lightly sauté them and serve as a side dish.
As with all fruits and vegetables, beet greens are a rich source of dietary fibre, vitamins, minerals, antioxidants and
other phytochemicals. In particular, 1 cup of cooked beet greens provides almost 80% of the recommended dietary intake (RDI) for vitamin A which has an important role in the reproduction, vision and immune systems of the body.
It also provides more than 10 times the RDI for vitamin K to assist with healthy blood clotting as well as a significant amount of folate which is required as a coenzyme for several metabolic reactions as well as DNA synthesis and amino acid interconversions. A single cup serving also provides approximately one third and almost half of the RDI for magnesium and potassium respectively. Magnesium is required as a cofactor for more than 300 different enzymatic reactions within the body, whilst potassium is known to contribute to a reduction in the risk of cardiovascular disease by opposing the hypertensive effects of sodium (Wilson et al 1999 and Liu et al 2011). It is also a significant source of iron (2.7mg per cup; RDI for men is 8mg and 18mg for women), however being a plant source (non-haeme iron), it is best to consume with a source of vitamin C (e.g. citrus, broccoli, capsicum etc) to increase absorption and bioavailability. Alternatively, serving beet greens as a side dish to a meat containing meal, will also increase iron absorption. (USDA National Nutrient Database 2011 and NHMRC Nutrient Reference Values for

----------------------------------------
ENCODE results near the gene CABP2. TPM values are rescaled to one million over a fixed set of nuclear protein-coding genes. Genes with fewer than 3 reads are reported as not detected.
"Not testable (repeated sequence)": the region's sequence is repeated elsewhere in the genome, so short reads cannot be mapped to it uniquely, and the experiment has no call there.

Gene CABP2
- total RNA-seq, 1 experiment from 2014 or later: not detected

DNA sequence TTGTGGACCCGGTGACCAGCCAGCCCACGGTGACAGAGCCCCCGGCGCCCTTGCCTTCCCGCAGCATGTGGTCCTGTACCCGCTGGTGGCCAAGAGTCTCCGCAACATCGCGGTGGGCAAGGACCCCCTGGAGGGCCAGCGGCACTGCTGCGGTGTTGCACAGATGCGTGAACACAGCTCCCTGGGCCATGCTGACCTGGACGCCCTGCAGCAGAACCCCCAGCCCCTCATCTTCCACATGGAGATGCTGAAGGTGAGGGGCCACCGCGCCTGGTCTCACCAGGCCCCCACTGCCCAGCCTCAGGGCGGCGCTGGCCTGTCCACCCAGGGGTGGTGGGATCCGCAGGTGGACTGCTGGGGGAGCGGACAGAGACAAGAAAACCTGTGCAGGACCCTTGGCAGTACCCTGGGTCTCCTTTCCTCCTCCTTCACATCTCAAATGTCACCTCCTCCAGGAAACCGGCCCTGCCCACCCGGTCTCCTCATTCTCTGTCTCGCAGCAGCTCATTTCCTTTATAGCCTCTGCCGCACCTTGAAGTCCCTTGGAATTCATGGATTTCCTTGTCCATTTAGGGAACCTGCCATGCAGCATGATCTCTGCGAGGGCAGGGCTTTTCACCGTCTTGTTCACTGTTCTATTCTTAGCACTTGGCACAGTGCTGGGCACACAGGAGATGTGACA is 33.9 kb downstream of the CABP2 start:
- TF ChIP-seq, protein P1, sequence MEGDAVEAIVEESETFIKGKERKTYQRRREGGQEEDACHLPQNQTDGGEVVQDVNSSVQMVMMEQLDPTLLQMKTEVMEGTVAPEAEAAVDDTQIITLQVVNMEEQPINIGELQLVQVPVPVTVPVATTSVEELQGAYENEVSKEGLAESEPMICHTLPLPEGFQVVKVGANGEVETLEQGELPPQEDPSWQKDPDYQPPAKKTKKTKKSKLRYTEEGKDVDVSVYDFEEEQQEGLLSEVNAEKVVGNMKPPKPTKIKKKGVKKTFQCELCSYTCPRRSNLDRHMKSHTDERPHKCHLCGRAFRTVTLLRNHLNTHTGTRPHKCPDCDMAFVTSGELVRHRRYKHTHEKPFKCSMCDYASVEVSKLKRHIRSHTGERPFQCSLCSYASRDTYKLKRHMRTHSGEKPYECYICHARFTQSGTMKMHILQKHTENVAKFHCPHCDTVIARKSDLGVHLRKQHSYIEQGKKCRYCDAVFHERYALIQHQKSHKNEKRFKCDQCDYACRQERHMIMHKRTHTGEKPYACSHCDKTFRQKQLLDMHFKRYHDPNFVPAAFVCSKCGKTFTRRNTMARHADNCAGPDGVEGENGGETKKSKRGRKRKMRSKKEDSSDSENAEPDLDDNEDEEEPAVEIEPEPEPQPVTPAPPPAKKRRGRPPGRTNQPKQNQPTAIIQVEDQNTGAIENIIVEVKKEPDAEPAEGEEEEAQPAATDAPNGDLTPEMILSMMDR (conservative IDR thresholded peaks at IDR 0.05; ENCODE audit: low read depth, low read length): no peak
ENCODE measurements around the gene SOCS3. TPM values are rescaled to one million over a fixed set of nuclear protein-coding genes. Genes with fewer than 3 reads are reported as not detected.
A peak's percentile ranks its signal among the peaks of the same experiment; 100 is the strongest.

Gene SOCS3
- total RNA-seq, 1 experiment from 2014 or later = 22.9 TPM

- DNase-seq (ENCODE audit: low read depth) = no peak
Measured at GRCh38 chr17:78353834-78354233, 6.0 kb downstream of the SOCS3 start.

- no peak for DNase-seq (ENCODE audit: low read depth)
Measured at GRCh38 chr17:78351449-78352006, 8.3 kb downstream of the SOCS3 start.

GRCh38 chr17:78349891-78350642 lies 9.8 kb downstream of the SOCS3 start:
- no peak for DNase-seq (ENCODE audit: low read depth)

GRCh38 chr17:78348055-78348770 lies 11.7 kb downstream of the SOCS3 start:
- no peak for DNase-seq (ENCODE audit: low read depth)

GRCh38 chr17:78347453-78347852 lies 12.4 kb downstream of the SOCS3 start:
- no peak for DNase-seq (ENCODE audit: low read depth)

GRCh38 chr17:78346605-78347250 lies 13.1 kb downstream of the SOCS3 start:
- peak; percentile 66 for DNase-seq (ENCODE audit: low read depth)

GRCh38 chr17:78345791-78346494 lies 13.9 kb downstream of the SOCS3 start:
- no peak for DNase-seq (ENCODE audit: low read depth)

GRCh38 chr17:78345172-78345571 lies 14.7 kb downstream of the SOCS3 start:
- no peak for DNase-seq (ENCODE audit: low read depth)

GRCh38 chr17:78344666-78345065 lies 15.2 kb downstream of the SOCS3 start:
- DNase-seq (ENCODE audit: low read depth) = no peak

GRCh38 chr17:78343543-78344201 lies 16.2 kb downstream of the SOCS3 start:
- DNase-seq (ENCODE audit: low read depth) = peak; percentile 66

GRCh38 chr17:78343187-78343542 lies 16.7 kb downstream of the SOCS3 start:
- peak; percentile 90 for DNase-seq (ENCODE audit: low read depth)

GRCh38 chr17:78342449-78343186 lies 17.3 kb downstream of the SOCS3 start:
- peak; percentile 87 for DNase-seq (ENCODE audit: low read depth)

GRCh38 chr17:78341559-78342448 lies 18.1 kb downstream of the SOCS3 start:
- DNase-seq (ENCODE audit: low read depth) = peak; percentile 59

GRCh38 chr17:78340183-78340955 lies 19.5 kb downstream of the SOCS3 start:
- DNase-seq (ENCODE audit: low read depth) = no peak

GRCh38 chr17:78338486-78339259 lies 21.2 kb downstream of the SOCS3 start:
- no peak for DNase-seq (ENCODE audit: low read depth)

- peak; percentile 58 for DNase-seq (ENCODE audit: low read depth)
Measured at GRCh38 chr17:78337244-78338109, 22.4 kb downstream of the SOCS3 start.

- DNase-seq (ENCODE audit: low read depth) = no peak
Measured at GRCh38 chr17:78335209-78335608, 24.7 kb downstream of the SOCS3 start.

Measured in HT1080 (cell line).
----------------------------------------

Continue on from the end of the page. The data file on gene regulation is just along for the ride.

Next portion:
It is also important to note that many of these nutrients are fat-soluble, meaning they need to be consumed in the
presence of fat to be properly absorbed by the body (hence the rationale for using macadamia nut oil in the recipe below).
Next time you’re buying a fresh bunch of beetroot why not try out the following spring-inspired recipe and let me know what you think.
Lightly Sautéd Beet Greens
Beet greens from one bunch fresh beetroot
1-2 tbs macadamia nut oil
2 cloves garlic, crushed
2 tsp lemon zest
Salt and pepper to taste
Wash the beet greens to remove any loose dirt. Heat oil in a pan over medium heat and add the garlic.
Cook for 1-2 minutes before adding the beet greens.
Saute until the greens have wilted down. Add the lemon zest in the final few minutes of cooking. Season with
salt and pepper and serve.
Liu et al (2011), ‘Potassium supplement ameliorates salt-induced haemostatic abnormalities in normotensive subjects’, Acta Cardiol, 66(5):635-639.
Wilson et al (1999), ‘Effects of potassium on blood pressure in salt-sensitive and salt-resistant black adolescents’, Hypertension, 34(2):181-186.